Research and Teaching Portfolio
Daniel Leech-Wilkinson works on how the mind constructs music in response to expressive performance, seen in the light of recent work on music cognition, evolution and neuroscience. Within the CHARM project he studied changing approaches to the singing of Schubert songs, documented through 100 years of recordings. As a spin-off from that project his article ‘Portamento and musical meaning’ examined vocal (and by extension, instrumental) portamento in the light of the trans-cultural phenomenon of infant directed vocalisation (popularly known as parentese, motherese, or baby talk), proposing that portamento acquires its sentimental associations by automatically evoking carer responses in the listener, responses that may be unwelcome in certain historical-cultural contexts (including Western modernity). Other recent studies have focused on the analysis of performance style (‘Sound and meaning…’, ‘Performance style in Elena Gerhardt…’), the mechanisms underlying performance style change (‘Recordings and histories…’) and response to performance expressivity (‘Listening and responding…’). His latest book, The Changing Sound of Music, is an introduction to approaches to studying performance style. Currently he is leading an AHRC-funded team investigating the concept of shape in performance, with research fellows and students deploying a variety of techniques from psychology, sociology and computer science to focus on a commonly-used metaphor in teaching, preparing and criticising performances. His solo research currently deals with the pianist Alfred Cortot (1877-1962) and his uniquely bold approach to expressivity.
Until 2002 Daniel Leech-Wilkinson’s research was focused on fourteenth-century French music, especially that of Guillaume de Machaut. He has published editions of his Messe de Nostre Dame and Le Livre dou Voir Dit, as well as books and articles on his Mass, motets and songs, alongside articles on other aspects of medieval and early renaissance music. His last book on early music, The Modern Invention of Medieval Music, which examined the ways in which 19th- and 20th-century musicologists created performance and analytical practices for medieval music, and the mechanisms underlying the forming of their hypotheses, won the 2002 Royal Philharmonic Society book prize.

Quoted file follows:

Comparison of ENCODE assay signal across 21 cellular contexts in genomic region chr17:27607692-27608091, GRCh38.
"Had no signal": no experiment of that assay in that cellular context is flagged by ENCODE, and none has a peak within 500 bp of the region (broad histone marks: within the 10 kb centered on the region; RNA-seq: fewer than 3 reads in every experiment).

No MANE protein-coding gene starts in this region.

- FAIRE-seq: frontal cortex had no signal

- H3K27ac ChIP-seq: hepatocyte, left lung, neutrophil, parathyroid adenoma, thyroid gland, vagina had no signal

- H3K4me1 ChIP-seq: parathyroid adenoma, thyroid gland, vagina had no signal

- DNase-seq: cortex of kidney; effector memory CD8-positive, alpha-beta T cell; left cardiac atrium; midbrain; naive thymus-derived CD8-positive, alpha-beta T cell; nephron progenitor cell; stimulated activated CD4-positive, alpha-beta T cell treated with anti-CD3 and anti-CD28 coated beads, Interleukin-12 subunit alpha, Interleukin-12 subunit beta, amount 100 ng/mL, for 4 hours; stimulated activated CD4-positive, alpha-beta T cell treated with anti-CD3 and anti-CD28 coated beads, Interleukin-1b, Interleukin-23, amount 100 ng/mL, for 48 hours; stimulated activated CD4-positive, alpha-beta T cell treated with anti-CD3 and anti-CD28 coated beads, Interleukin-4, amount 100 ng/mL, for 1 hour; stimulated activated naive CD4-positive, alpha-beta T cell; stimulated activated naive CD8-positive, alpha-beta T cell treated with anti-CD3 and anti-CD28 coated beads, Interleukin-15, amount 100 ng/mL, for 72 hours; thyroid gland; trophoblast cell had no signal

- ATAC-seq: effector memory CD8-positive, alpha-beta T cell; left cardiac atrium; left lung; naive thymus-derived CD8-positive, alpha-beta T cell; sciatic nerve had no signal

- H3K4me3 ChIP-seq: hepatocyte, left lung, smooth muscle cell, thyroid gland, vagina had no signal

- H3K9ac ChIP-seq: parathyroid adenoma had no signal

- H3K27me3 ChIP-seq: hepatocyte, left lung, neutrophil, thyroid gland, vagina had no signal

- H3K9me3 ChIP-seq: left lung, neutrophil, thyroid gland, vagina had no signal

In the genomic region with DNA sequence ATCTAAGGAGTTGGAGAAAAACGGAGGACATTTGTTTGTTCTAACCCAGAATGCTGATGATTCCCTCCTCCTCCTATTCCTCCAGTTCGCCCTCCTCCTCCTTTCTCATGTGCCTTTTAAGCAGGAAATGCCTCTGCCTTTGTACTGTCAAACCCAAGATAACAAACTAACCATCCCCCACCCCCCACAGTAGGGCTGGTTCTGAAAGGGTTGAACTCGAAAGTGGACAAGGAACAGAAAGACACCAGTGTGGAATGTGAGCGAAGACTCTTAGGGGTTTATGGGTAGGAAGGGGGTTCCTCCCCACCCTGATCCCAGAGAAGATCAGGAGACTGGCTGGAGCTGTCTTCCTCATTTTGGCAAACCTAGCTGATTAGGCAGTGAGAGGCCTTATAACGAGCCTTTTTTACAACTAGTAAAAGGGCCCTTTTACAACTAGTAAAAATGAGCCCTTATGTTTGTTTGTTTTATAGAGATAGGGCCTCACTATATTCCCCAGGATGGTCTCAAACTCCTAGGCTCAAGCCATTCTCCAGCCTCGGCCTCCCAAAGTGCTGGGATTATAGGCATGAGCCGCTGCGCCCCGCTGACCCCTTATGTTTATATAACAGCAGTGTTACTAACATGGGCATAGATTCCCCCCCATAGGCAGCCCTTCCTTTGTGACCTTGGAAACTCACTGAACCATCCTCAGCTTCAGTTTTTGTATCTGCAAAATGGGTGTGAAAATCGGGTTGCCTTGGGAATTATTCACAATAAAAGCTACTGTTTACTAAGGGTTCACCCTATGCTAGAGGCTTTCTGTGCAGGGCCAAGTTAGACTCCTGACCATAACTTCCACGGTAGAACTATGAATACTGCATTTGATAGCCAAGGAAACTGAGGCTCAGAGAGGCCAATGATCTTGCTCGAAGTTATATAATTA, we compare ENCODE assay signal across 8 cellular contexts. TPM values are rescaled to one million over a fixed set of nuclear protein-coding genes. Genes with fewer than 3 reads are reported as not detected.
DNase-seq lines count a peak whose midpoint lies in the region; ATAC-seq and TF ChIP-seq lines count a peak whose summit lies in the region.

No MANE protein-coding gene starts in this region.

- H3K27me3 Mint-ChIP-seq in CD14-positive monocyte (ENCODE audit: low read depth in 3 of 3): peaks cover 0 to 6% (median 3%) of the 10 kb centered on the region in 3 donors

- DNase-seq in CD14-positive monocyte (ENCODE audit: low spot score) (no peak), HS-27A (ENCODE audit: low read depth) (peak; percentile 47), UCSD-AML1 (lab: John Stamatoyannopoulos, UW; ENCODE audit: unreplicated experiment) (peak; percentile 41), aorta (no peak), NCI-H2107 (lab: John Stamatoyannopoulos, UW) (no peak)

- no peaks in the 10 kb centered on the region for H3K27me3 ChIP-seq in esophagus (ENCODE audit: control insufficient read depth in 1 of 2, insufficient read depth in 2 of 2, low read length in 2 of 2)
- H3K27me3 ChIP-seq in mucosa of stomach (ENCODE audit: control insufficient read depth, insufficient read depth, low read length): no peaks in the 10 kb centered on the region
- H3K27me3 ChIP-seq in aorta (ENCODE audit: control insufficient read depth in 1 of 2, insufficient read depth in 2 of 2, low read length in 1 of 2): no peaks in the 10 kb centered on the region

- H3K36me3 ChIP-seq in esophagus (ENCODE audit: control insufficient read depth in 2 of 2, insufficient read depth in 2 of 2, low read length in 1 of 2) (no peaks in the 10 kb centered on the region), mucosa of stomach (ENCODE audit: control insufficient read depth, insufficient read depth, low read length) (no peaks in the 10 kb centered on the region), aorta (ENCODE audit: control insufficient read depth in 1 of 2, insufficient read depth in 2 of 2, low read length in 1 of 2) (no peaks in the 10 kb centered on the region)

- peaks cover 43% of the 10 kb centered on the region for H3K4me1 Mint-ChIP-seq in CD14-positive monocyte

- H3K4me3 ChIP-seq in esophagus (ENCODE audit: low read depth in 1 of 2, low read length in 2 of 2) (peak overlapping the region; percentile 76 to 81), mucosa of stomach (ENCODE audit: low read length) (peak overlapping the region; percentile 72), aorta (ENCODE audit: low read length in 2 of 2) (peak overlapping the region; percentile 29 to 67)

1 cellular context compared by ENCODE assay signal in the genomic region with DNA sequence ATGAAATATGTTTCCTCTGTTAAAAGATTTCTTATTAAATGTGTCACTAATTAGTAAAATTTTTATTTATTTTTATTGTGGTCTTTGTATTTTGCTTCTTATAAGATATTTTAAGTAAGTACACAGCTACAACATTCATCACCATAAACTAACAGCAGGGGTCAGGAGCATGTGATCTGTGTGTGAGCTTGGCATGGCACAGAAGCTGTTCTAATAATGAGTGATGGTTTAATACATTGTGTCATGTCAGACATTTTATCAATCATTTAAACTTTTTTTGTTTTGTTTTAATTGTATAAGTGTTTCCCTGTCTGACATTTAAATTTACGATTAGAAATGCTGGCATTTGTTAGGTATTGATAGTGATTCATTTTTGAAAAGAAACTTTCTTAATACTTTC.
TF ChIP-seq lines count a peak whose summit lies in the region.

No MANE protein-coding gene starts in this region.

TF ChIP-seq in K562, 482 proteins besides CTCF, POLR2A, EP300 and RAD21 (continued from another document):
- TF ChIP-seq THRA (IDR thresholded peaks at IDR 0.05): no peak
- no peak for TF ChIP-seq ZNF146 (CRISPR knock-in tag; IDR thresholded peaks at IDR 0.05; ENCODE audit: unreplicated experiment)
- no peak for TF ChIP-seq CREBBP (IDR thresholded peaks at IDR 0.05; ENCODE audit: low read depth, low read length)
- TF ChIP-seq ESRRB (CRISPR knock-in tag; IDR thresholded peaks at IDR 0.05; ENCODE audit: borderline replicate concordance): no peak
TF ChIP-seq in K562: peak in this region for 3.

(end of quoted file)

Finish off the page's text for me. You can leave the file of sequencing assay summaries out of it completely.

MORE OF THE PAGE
Edward Breen: The performance practice of David Munrow and the Early Music Consort of London
YuanPu Chiao: The Changing Style of Performing Rachmaninoff's Piano Music (Edison Fellowship 2008; King's College Overseas Research Students Award and Humanities Research Studentship)
Anna Scott: “Now, with expression…”: Historically-Informed Performing Practices in the Late Piano Music of Johannes Brahms (DocArtes)
Eugene Feygelson: Classical Improvisation: Underlying Mechanisms and Performance Strategies (Performance PhD)
Mats Küssner: Shaping music in performance (School of Arts & Humanities studentship)
Catherine Lloyd: From ars antiqua to ars nova (AHRB Award)
Hannah Vlcek: Musica ficta in Machaut
Edward Wickham: The four-voice Mass 1440-1480: Scoring and ensemble
David Knight: The Organs of Westminster Abbey and their Music
Gwendolyn Tietze: Writing the Middle Ages: Medieval music in the 1920s (AHRB Award and School of Humanities Research Studentship)
Amy Blier-Carruthers: Sir Charles Mackerras: Private Recordings – Public Performance (AHRC Collaborative Doctoral Award)
Abigail Dolan: Flute performance traditions on record (Edison Fellowship 2006; AVI Award)
Miriam Quick: Modernity on Record: The String Quartets and String Trio of Anton Webern (AHRC Award)
The Philosophy and Psychology of Music Perception; Performance Practice on Record; Musical Quality and Musical Taste; Medieval Music, 850-1300; Medieval Music, 1300-1420; Early Renaissance Music; Music since 1945.
Performance, Gesture, Meaning; Schubert Song on Record; The Invention of Medieval Music.